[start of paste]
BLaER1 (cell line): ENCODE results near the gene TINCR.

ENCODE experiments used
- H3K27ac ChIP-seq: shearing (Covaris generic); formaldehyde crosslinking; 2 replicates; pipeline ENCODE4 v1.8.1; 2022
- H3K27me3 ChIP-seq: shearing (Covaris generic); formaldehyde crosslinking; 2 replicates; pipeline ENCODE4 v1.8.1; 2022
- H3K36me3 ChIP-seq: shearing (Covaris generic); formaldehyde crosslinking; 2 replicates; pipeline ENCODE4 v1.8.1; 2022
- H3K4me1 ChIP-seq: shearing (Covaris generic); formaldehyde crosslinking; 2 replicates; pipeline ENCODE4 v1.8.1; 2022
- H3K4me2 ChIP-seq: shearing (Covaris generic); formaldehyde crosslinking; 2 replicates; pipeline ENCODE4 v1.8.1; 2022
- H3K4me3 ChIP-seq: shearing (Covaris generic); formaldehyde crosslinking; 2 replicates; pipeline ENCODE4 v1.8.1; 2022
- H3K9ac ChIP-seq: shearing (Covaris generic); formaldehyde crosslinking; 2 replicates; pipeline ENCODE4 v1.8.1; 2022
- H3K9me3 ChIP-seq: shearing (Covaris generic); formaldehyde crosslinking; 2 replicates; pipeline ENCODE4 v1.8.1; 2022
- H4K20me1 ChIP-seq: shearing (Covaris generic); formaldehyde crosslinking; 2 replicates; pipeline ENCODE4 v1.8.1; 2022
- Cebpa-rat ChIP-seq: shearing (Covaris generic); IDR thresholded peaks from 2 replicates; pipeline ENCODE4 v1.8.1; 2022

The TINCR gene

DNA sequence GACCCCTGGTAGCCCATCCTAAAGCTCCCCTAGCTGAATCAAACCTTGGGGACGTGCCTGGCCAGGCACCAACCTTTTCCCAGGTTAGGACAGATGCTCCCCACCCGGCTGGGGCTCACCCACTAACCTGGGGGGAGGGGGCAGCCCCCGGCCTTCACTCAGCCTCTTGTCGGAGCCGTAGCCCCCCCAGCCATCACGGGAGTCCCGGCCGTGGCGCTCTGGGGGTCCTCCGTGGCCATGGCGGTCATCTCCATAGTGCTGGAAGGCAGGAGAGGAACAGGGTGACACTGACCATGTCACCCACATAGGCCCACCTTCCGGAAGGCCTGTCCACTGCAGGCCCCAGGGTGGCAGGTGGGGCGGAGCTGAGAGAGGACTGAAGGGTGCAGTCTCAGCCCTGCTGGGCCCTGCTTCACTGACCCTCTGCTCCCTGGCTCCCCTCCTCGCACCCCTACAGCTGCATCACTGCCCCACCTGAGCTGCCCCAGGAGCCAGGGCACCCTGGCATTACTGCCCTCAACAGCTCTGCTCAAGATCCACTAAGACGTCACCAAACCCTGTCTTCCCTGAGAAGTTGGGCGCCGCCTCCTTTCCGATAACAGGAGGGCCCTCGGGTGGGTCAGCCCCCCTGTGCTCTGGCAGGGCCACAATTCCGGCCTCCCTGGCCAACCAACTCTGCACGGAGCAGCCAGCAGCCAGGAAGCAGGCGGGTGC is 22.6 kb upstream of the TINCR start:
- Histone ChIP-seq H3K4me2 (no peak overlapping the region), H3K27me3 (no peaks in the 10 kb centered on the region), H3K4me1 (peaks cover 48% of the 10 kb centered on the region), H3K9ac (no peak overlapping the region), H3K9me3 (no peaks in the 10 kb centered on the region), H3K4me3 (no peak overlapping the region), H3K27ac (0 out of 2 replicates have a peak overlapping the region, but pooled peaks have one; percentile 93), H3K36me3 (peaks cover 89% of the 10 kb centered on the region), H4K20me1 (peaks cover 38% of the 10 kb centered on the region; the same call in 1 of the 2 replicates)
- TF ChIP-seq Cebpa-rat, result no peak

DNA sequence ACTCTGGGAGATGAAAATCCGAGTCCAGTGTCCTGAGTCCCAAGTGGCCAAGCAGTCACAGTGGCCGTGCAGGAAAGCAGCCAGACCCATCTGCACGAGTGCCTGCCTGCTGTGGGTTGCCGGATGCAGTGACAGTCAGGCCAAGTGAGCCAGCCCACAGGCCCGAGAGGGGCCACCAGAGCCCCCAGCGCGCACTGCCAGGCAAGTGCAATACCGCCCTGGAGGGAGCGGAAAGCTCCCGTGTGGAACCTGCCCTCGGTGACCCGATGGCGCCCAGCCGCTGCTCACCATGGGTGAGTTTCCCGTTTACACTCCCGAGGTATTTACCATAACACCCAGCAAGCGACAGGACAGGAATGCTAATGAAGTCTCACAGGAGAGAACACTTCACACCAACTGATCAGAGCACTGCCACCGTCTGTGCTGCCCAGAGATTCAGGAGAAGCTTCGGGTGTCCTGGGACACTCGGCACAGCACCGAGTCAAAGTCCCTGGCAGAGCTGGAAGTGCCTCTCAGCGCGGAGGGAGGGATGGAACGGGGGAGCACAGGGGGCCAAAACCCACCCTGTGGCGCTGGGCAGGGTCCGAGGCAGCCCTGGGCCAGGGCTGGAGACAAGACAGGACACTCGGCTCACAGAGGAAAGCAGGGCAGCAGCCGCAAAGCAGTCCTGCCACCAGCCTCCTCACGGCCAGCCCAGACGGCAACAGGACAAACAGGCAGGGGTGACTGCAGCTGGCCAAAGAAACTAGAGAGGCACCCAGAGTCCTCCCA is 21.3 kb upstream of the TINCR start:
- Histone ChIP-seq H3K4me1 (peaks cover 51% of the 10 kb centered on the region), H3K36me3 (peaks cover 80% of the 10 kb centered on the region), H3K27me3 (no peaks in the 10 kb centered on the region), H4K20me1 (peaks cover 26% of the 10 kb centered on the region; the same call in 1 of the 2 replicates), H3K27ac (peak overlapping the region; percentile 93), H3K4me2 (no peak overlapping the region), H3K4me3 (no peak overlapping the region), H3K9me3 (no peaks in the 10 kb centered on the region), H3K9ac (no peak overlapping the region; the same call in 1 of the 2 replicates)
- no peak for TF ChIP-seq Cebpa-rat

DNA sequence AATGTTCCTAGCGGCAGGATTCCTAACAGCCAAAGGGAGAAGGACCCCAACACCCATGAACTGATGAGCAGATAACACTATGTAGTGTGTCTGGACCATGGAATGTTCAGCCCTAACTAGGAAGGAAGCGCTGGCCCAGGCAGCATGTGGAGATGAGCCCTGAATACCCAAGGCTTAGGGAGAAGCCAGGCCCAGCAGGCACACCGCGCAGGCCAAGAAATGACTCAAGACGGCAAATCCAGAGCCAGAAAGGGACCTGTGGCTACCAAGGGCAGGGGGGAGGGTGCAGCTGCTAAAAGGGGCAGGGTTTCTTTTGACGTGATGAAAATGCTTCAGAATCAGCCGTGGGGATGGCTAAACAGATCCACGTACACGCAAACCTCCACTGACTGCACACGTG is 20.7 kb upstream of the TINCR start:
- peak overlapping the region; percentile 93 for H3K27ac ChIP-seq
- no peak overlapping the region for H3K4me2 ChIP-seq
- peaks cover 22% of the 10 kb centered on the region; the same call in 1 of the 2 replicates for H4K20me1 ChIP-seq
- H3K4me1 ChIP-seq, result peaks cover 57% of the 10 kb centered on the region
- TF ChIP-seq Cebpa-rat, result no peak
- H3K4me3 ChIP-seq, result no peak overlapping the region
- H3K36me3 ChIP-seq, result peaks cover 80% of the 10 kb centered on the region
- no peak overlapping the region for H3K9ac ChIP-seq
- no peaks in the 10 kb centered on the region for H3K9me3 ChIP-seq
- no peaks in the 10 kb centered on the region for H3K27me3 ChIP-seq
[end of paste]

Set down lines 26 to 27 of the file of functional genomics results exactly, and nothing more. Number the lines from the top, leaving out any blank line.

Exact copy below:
- H3K4me3 ChIP-seq, result no peak overlapping the region
- H3K36me3 ChIP-seq, result peaks cover 80% of the 10 kb centered on the region